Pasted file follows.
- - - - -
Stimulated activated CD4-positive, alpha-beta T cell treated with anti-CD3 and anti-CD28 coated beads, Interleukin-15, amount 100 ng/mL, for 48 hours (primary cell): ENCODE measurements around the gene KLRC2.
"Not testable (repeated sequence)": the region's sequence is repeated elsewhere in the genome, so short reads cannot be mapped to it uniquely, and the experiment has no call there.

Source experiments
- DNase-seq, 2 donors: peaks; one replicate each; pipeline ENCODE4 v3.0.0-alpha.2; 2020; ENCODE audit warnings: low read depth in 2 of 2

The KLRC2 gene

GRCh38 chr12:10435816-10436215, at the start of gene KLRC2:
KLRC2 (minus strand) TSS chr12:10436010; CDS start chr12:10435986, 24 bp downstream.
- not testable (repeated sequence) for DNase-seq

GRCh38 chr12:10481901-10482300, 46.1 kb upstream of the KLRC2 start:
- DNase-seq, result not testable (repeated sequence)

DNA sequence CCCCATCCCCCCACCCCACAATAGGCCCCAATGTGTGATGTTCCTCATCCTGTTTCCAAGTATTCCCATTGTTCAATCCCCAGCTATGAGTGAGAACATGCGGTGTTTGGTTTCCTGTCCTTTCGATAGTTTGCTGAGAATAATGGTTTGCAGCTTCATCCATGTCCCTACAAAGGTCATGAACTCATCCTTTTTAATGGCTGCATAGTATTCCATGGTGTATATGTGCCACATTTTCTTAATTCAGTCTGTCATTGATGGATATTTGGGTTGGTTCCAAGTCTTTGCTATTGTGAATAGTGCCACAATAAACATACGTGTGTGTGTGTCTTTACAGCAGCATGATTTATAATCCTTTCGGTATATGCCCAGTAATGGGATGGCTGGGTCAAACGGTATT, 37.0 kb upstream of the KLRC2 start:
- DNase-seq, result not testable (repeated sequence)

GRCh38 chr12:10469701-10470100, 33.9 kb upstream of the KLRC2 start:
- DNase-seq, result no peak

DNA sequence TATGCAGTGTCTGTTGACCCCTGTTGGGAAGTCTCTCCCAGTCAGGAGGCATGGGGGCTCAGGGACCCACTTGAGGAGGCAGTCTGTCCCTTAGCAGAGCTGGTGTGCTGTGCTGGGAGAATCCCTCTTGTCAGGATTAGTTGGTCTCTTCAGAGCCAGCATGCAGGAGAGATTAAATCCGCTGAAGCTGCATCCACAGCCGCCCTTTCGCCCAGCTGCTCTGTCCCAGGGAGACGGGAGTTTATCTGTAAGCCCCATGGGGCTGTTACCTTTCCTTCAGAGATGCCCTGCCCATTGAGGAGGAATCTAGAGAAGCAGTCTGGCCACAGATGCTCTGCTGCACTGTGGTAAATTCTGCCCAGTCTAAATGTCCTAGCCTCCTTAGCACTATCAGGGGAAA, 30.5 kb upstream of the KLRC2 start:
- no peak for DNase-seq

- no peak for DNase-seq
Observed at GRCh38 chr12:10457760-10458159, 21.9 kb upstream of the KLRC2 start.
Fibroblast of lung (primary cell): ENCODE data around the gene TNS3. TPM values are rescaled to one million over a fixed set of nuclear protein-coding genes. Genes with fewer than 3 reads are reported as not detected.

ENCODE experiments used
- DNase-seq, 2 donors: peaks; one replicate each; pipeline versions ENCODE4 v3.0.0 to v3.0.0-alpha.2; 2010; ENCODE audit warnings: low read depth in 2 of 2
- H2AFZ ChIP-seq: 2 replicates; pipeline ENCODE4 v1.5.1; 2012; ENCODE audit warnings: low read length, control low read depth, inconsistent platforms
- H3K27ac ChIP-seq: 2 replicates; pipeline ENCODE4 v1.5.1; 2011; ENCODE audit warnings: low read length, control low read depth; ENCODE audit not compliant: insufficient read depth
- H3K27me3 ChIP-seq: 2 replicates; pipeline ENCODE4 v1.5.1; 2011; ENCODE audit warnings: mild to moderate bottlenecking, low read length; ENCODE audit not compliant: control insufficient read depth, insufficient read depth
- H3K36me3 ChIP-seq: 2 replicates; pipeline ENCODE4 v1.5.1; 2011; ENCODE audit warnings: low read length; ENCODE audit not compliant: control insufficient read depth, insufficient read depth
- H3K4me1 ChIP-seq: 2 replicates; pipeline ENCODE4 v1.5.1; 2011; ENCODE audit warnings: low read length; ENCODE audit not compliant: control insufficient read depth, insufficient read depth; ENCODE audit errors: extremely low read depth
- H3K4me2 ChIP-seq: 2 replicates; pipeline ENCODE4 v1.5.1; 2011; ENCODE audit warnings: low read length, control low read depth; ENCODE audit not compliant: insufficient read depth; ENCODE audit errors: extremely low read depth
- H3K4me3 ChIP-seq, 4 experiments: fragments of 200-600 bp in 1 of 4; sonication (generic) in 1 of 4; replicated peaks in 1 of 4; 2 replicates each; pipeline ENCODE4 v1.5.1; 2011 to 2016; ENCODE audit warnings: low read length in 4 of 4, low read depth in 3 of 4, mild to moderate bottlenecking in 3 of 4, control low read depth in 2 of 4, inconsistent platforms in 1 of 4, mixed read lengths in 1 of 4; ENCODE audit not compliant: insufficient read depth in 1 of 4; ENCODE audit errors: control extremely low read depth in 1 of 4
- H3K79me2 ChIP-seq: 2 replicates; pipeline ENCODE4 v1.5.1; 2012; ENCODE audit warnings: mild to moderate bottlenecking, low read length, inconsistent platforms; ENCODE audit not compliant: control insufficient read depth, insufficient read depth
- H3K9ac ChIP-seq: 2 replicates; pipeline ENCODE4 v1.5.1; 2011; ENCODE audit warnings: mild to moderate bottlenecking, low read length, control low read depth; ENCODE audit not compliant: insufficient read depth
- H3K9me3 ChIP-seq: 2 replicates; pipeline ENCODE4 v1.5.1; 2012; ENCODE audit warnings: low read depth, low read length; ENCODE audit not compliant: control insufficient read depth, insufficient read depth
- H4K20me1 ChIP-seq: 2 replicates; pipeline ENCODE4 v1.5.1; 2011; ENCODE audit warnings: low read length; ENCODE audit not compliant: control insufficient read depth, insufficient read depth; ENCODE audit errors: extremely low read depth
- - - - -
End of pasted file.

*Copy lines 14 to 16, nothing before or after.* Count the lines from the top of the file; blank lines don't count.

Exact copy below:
- DNase-seq, result no peak

DNA sequence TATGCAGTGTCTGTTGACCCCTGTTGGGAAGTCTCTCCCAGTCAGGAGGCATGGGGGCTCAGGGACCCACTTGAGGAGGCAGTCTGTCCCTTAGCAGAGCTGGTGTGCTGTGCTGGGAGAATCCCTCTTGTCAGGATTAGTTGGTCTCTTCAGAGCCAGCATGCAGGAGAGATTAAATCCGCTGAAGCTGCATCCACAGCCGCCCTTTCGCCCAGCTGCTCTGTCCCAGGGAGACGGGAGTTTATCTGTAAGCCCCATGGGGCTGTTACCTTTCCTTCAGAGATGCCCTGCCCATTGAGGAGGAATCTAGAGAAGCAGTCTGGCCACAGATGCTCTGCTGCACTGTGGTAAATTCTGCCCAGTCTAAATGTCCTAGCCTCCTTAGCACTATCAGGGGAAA, 30.5 kb upstream of the KLRC2 start:
- no peak for DNase-seq